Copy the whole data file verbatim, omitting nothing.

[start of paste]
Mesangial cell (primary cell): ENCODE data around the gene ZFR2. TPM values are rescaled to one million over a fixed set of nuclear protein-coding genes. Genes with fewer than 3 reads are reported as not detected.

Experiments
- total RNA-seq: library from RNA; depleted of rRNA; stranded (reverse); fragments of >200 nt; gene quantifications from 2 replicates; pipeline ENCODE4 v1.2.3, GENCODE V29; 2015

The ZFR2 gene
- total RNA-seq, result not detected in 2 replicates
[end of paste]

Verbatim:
Mesangial cell (primary cell): ENCODE data around the gene ZFR2. TPM values are rescaled to one million over a fixed set of nuclear protein-coding genes. Genes with fewer than 3 reads are reported as not detected.

Experiments
- total RNA-seq: library from RNA; depleted of rRNA; stranded (reverse); fragments of >200 nt; gene quantifications from 2 replicates; pipeline ENCODE4 v1.2.3, GENCODE V29; 2015

The ZFR2 gene
- total RNA-seq, result not detected in 2 replicates